Recently this Cyprianic practice of baptizing every convert has extended to giving "corrective baptisms" to people requesting it and who have been practicing converts to Orthodoxy for years but were received by chrismation or the renunciation of errors.

While awaiting their baptism, these Orthodox abstain from the Eucharist and are treated as catechumens. To me that is leaving even Cyprian behind and getting uncomfortably close to Donatus. I find myself very uncomfortable with it.

Has anyone else heard of this practice?

Is it widespread?

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Isn’t baptism “for the forgiveness of sins” according to the Nicean Creed? Many adult converts to Orthodoxy desire to be washed from a lifetime of very serious sins. Why withhold that from them?

If the only criteria for a baptism to be “valid” is the invoking of the Holy Trinity (not apostolic succession nor right belief) without regard to what the one baptizing and the one being baptized actually believe theologically about baptism, isn’t that also hocus pocus?

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If Protestants have “valid” Baptism, then why not also just give them the Holy Mysteries too? Then are they all crypto-Orthodox? Unknowingly part of the Orthodox Church? Or are they in some sort of a 3rd category, “baptized” but not part of the Church?

Do you think it would be more accurate to say that Protestants have a “form” of Baptism which can be filled up or completed by chrismation into the Orthodox Church?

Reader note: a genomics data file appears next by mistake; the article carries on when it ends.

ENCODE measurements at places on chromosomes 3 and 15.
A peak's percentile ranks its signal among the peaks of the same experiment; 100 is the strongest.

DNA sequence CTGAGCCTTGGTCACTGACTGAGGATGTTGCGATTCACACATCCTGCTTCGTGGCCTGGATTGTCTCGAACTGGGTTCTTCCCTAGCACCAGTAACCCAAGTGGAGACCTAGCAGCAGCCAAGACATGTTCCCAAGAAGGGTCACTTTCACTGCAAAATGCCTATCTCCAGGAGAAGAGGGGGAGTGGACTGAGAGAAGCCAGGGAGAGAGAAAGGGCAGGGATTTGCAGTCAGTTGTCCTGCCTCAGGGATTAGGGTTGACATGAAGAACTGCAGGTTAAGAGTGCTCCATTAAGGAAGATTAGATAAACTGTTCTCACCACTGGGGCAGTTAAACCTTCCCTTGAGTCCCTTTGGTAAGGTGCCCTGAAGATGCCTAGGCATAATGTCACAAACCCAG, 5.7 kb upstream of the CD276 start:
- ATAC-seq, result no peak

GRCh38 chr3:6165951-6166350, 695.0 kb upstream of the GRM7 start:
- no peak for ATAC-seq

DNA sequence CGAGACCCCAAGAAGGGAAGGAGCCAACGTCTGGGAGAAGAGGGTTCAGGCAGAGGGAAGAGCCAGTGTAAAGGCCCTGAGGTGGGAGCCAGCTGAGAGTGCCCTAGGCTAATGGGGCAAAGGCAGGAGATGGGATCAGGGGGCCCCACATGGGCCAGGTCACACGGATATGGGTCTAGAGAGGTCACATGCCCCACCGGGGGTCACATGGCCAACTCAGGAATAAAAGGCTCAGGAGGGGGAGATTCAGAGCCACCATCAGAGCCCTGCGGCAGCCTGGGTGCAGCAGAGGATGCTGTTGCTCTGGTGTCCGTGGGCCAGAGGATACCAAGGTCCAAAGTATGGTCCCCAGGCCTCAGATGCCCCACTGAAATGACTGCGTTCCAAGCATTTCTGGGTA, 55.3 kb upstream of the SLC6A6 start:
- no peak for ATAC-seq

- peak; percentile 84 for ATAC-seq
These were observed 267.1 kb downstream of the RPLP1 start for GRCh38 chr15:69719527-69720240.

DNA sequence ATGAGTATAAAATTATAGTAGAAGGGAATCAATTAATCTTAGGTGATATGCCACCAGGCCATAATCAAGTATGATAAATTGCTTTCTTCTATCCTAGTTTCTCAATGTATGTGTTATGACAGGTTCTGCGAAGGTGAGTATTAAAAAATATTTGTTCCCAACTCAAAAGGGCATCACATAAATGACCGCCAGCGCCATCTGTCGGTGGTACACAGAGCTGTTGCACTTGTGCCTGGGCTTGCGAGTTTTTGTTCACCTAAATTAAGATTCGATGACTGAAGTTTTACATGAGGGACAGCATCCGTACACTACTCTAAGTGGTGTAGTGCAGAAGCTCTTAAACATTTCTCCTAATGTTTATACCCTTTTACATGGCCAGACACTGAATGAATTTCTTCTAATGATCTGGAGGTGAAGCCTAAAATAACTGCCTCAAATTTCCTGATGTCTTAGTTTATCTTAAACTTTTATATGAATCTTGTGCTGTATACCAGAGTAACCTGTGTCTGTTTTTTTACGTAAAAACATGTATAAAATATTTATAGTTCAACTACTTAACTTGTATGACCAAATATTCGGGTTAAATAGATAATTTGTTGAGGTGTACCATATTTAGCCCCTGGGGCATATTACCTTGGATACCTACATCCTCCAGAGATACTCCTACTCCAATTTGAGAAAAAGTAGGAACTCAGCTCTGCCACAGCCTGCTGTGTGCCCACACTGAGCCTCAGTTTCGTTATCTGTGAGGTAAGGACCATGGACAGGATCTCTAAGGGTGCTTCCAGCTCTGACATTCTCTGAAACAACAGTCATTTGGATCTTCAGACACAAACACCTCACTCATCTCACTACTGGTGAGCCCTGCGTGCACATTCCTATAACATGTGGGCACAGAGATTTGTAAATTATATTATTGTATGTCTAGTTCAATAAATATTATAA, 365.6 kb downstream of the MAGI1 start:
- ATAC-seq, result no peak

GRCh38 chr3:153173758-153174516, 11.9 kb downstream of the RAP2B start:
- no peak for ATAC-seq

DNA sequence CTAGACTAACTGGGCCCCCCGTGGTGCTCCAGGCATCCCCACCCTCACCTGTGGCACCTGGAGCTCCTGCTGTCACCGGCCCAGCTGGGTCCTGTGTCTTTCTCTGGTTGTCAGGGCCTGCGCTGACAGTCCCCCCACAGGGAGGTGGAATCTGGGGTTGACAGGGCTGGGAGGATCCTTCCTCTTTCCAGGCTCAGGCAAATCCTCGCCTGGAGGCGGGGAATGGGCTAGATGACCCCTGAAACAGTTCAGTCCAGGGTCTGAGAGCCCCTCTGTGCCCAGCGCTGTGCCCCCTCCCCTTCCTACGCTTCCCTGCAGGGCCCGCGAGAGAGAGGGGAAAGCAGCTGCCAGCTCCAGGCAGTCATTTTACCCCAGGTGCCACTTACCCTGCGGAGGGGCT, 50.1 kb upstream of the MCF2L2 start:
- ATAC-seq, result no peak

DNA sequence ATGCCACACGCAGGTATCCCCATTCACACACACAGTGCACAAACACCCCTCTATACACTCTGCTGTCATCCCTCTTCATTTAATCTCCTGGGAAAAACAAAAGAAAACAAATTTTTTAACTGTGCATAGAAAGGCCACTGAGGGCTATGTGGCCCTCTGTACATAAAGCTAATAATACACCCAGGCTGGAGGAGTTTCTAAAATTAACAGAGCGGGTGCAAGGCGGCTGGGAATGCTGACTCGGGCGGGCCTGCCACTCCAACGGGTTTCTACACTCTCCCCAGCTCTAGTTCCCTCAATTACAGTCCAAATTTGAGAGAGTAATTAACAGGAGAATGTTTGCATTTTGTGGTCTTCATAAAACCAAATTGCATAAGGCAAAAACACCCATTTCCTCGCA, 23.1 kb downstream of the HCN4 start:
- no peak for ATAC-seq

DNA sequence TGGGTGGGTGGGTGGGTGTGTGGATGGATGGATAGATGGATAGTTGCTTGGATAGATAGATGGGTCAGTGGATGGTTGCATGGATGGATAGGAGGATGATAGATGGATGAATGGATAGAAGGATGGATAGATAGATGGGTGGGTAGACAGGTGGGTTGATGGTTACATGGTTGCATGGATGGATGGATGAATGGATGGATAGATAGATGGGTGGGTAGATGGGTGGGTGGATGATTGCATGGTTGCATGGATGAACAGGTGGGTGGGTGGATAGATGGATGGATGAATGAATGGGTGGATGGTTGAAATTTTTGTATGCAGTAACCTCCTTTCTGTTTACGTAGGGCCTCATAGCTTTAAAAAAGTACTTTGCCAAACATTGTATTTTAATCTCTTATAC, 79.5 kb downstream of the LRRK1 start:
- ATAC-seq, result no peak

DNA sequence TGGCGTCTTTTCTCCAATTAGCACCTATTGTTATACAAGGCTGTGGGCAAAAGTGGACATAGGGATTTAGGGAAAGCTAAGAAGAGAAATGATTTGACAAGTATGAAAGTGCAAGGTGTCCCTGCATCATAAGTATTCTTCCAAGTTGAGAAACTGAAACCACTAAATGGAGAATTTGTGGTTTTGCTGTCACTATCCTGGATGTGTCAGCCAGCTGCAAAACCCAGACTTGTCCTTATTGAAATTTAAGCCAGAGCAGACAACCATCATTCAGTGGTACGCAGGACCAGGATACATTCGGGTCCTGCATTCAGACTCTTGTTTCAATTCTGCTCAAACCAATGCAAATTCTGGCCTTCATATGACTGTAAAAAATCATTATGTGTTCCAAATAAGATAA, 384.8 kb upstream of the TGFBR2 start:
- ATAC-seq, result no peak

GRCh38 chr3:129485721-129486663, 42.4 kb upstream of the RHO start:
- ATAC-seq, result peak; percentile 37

Additionally… is there really such a thing as “re-baptism”. If God is the only who baptizes… wouldn’t only one be baptism and the other one merely be getting wet or some sort of remembrance or preparatory washing?

I think our language around these issues betray us, because they are all loaded and have many implications.

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It wasn't mentioned in the article, but if you think about it, the rigorism they argue regarding baptism is similar in thought and logic to the Roman Catholic Eucharist and transubstantiation. If the sacrament is not performed EXACTLY how it has been decreed (form and invocation) then it is not valid, thereby reducing the mystery of the Eucharist to essentially a magic spell that must be correctly spoken and the right physical movements performed; recently there was a huge kerfuffle because it was brought to a priest's attention that he had been incorrectly invocating the Holy Spirit (can't remember exactly, but it was something incredibly minute like saying "in" instead of "on") and thereby apparently all the hundreds of Holy Communions he had performed over the last decades weren't valid according to their teaching.

This sounds like the same line of logic as not just rebaptism, but that it must be down in the exact form or else it's not valid. Not immersed? Invalid. But like you said, what does this mean? We have hundreds and thousands of Bishops, Priests and Saints over the millennia who haven't been validly baptized and aren't validly baptizing people?

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Thank you sincerely for your article, Mr. Cabe; may I ask, though, that my username is hidden from view? I’m the individual who corresponded with Fr. Peter Heers in the images above, and—although I’ve no issue with my comments being shown—I’ve since deleted them from YouTube, and would prefer to remain anonymous.